South Florida Property Management

Hawk-Eye Management

Hurricane Preparation Information

Hawk-Eye Management takes a proactive approach when it comes to Hurricane Season preparation for your Association and its’ residents. Hawk-Eye has a watchful eye not only on your physical community but Association records as well. Our professional managers assess your community to make sure a Disaster Plan is tailored to the needs of the Association and in place to protect the assets of the community in the event of a pending storm. 

Following a storm, the Hawk-Eye management team will assess your community after the “all clear” is given by the local authorities to respond to any issues at hand and assure necessary Action Plans are implemented. Emergency situations are addressed first, i.e. ingress and egress, blockage of any roads and addressing structural damage to common facilities. 

The Hawk-Eye team has in place alternate locations for temporary offices to serve you should our main office not be accessible.

The hurricane season runs from June 1st through November 30th. Our state of Florida can suffer a hurricane anytime during this season. Preparation should begin before the season starts and it’s never too early to put together your plan.

When a storm is approaching you will hear the following terms mentioned in news broadcasts describing a tropical weather system.

  • Hurricane Watch This is an announcement that hurricane conditions (sustained winds of 74 mph or higher) are now possible within the specified coastal area denoted by the announcement. The hurricane watch is issued 48 hours in advance of the anticipated onset of tropical storm force winds. They are trying to give the residents time because hurricane preparedness activities become much more difficult once winds reach tropical storm force speeds.
  • Hurricane Warning This is an announcement that hurricane conditions (sustained winds of 74 mph or higher) are expected somewhere within a specified coastal area denoted in the announcement. The hurricane warning is issued 36 hours in advance of the anticipated onset of tropical storm force winds. Once again they are trying to give the residents time because hurricane preparedness activities become much more difficult once winds reach tropical storm force speeds.
  • Tropical Depression This is a cyclone with maximum sustained winds of less than 39 miles per hour or 34 knots.
  • Tropical Storm This is a cyclone with maximum sustained winds from 39 to 73 miles per hour or 34 to 63 knots.
  • Hurricane This is a cyclone with maximum sustained winds of greater than 74 miles per hour or 64 knots.

Preparing for a storm should be a process that is done long before a storm approaches. The following ideas should help you prepare properly and efficiently so in the event of a storm you won’t have to rush around and possibly end up forgetting important items or plans.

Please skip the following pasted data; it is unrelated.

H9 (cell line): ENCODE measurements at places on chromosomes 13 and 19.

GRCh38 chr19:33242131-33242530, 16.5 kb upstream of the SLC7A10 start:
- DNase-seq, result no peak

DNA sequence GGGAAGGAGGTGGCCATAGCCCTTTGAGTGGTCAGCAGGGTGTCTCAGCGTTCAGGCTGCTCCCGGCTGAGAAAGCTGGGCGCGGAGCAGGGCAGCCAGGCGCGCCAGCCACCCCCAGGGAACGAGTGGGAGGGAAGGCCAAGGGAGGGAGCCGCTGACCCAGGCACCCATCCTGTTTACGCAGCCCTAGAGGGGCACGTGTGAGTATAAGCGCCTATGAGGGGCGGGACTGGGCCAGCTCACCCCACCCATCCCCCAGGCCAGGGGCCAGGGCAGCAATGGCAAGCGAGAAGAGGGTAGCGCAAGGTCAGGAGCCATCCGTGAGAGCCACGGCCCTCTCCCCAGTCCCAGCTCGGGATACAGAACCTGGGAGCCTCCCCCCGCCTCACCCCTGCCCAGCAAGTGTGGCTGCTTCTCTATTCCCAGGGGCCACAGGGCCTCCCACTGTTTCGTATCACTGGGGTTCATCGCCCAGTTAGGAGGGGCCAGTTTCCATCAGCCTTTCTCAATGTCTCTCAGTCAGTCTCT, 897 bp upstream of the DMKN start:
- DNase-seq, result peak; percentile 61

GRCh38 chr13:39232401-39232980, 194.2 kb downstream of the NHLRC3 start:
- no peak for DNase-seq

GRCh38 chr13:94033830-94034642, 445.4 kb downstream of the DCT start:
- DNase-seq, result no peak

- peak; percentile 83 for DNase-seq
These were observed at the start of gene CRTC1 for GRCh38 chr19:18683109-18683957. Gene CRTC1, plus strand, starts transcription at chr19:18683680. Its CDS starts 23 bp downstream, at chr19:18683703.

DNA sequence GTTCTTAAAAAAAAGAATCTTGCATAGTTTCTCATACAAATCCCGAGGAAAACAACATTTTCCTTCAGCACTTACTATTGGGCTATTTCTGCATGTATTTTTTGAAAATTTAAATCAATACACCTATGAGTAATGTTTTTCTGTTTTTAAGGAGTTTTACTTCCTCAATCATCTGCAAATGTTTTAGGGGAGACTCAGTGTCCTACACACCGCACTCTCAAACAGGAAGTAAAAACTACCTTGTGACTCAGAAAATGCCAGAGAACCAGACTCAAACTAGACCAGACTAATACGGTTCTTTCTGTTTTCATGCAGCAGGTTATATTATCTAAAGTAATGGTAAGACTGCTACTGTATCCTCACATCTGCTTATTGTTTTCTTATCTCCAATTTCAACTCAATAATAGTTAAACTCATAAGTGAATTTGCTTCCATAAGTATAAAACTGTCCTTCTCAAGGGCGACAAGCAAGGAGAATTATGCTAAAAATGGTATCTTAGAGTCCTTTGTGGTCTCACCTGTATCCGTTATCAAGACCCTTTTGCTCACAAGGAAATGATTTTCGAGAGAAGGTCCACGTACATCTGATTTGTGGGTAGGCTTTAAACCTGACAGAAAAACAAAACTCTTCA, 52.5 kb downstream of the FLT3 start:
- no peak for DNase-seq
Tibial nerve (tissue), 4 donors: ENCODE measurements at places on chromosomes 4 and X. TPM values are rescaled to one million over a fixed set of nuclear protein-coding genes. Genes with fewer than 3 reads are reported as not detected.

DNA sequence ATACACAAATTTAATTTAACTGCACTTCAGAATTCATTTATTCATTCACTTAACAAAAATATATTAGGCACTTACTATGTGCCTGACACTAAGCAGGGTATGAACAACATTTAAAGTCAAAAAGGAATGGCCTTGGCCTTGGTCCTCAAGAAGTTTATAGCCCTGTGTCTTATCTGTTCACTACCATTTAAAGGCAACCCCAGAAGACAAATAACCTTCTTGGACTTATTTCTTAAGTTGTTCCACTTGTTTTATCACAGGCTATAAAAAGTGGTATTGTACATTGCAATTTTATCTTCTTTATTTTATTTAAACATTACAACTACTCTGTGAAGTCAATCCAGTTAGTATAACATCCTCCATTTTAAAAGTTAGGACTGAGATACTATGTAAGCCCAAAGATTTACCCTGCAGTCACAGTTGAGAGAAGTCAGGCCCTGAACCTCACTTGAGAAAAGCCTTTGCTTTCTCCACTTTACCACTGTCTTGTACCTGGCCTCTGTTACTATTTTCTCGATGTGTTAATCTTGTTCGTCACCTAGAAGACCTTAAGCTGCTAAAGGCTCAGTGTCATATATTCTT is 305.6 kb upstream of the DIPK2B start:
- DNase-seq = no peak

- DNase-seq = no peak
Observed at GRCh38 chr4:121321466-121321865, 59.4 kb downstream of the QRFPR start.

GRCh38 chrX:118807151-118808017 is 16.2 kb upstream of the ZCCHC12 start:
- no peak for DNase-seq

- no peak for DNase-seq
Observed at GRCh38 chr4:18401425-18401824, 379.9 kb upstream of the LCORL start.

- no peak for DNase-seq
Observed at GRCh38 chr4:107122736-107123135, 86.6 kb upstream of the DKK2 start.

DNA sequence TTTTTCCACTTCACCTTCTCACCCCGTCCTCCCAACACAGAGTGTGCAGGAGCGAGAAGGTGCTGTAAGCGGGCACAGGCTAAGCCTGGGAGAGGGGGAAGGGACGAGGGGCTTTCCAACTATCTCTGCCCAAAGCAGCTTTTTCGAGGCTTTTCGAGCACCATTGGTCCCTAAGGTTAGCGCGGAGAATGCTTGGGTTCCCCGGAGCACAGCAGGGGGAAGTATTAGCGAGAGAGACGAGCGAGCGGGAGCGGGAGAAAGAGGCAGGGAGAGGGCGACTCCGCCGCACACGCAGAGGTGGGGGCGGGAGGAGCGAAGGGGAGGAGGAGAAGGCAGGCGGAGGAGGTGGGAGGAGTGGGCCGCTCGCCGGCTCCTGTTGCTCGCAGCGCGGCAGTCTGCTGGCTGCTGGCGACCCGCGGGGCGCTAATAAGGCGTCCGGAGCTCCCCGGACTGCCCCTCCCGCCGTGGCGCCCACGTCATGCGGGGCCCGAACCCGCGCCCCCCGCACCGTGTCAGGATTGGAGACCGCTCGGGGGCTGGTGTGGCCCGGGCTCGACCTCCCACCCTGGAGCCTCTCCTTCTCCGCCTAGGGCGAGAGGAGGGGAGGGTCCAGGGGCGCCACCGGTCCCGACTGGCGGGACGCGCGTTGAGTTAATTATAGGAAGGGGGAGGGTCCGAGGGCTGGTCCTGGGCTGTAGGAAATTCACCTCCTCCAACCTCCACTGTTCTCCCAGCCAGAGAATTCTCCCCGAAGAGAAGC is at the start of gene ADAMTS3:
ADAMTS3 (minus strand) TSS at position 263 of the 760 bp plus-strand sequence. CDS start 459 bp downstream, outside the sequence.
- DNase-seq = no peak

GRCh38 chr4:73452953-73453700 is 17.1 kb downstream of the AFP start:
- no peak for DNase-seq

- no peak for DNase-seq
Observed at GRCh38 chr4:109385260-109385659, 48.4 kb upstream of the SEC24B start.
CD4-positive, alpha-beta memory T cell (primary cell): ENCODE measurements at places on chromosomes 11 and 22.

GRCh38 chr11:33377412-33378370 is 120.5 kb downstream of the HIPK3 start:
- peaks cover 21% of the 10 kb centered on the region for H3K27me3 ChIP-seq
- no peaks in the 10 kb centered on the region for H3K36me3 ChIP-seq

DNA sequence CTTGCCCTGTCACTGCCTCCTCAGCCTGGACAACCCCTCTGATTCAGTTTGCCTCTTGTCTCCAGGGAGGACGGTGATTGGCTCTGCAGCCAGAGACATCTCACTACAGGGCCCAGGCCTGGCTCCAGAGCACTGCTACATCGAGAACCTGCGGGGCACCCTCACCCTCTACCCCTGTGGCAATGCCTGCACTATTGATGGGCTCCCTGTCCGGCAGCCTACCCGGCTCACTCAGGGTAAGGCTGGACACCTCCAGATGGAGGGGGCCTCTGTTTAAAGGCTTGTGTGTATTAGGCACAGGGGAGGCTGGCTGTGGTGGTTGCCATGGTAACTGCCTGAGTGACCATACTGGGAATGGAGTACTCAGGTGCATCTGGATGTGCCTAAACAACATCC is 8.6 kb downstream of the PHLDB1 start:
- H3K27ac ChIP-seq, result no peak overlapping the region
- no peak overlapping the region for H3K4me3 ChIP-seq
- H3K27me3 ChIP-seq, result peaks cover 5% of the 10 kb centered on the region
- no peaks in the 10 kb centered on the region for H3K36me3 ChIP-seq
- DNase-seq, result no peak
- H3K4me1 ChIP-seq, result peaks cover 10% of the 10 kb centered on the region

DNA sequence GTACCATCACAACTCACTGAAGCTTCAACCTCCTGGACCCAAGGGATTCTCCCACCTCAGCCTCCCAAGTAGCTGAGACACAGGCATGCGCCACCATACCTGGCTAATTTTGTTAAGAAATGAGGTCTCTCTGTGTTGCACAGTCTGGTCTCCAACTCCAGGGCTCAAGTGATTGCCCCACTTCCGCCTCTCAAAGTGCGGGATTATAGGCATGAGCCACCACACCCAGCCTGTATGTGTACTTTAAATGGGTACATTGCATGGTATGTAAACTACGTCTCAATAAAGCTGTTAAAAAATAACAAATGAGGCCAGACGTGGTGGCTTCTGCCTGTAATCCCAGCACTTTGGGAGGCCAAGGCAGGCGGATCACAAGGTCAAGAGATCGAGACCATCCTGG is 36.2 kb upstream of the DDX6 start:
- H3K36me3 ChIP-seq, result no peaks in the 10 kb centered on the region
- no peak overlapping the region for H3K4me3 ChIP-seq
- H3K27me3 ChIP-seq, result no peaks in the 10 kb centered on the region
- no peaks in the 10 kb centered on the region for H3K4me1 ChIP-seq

If a storm does happen to hit your area, the first 3 days after the storm are the most difficult to deal with considering that there could be structure damage, communication issues, and transportation restrictions. The flow of everyday necessities like food, water, ice and gas can be hard to find after a major storm.


A good Disaster Plan should consider these suggestions:

  • Consider the types of vulnerabilities and damages that could affect your home, your family or your facility. Your home and the surrounding area could be subject to storm surge, flooding and strong wind.
  • Choose a “safe room” within your home. In certain circumstances, the safest areas may not be your home but within your community. This “room” should be one away from any windows. Bathrooms and closets are examples of some typical “safe room” that could provide some protection during the storm.
  • Plan in advance your escape routes from your home and places to meet family members in case of separation. These should be measured in tens of miles rather than hundreds of miles. To find out information for evacuation routes, or county pick up sites, please call 311.
  • Very Important: If you are asked to evacuate, do so ASAP!
  • If you decide that your home is not safe enough to ride out the storm, then familiarize yourself with area shelter locations in case you need to evacuate.
  • Designate an out-of-state friend or family member as a family contact, so all your family members can call and check in with a single point of contact.
  • Determine what to do with your pets if you need to evacuate, and make sure their registration and vaccinations are current and that you keep a copy of this documentation readily available.
  • Post all emergency telephone numbers near your phone and make sure your children know how and when to call 911.
  • It is important that you check your insurance coverage to make sure it is current and complete.